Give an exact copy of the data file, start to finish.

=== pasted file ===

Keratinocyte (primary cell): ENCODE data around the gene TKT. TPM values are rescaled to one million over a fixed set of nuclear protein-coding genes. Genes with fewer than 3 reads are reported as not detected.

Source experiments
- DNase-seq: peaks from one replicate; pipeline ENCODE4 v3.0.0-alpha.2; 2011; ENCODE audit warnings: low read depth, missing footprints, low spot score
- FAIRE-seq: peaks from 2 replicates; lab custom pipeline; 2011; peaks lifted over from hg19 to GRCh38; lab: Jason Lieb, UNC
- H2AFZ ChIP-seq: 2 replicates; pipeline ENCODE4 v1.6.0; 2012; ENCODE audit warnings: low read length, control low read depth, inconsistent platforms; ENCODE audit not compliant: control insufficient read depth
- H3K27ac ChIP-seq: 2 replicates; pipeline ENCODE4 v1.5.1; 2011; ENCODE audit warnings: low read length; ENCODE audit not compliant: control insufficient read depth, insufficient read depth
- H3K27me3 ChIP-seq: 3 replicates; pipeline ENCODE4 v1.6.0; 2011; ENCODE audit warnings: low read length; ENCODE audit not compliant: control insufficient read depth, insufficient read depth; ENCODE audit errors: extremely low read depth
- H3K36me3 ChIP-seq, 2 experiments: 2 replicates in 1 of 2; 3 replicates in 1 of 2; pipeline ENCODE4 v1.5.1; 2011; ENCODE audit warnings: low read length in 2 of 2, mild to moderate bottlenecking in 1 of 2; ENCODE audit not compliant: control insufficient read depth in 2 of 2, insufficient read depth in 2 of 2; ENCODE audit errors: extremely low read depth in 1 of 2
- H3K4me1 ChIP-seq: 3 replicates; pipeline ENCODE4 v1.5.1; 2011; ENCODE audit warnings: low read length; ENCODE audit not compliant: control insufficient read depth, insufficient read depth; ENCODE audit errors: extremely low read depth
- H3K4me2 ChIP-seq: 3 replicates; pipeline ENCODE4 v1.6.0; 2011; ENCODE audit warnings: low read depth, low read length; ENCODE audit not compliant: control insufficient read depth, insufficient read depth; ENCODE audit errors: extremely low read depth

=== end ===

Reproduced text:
Keratinocyte (primary cell): ENCODE data around the gene TKT. TPM values are rescaled to one million over a fixed set of nuclear protein-coding genes. Genes with fewer than 3 reads are reported as not detected.

Source experiments
- DNase-seq: peaks from one replicate; pipeline ENCODE4 v3.0.0-alpha.2; 2011; ENCODE audit warnings: low read depth, missing footprints, low spot score
- FAIRE-seq: peaks from 2 replicates; lab custom pipeline; 2011; peaks lifted over from hg19 to GRCh38; lab: Jason Lieb, UNC
- H2AFZ ChIP-seq: 2 replicates; pipeline ENCODE4 v1.6.0; 2012; ENCODE audit warnings: low read length, control low read depth, inconsistent platforms; ENCODE audit not compliant: control insufficient read depth
- H3K27ac ChIP-seq: 2 replicates; pipeline ENCODE4 v1.5.1; 2011; ENCODE audit warnings: low read length; ENCODE audit not compliant: control insufficient read depth, insufficient read depth
- H3K27me3 ChIP-seq: 3 replicates; pipeline ENCODE4 v1.6.0; 2011; ENCODE audit warnings: low read length; ENCODE audit not compliant: control insufficient read depth, insufficient read depth; ENCODE audit errors: extremely low read depth
- H3K36me3 ChIP-seq, 2 experiments: 2 replicates in 1 of 2; 3 replicates in 1 of 2; pipeline ENCODE4 v1.5.1; 2011; ENCODE audit warnings: low read length in 2 of 2, mild to moderate bottlenecking in 1 of 2; ENCODE audit not compliant: control insufficient read depth in 2 of 2, insufficient read depth in 2 of 2; ENCODE audit errors: extremely low read depth in 1 of 2
- H3K4me1 ChIP-seq: 3 replicates; pipeline ENCODE4 v1.5.1; 2011; ENCODE audit warnings: low read length; ENCODE audit not compliant: control insufficient read depth, insufficient read depth; ENCODE audit errors: extremely low read depth
- H3K4me2 ChIP-seq: 3 replicates; pipeline ENCODE4 v1.6.0; 2011; ENCODE audit warnings: low read depth, low read length; ENCODE audit not compliant: control insufficient read depth, insufficient read depth; ENCODE audit errors: extremely low read depth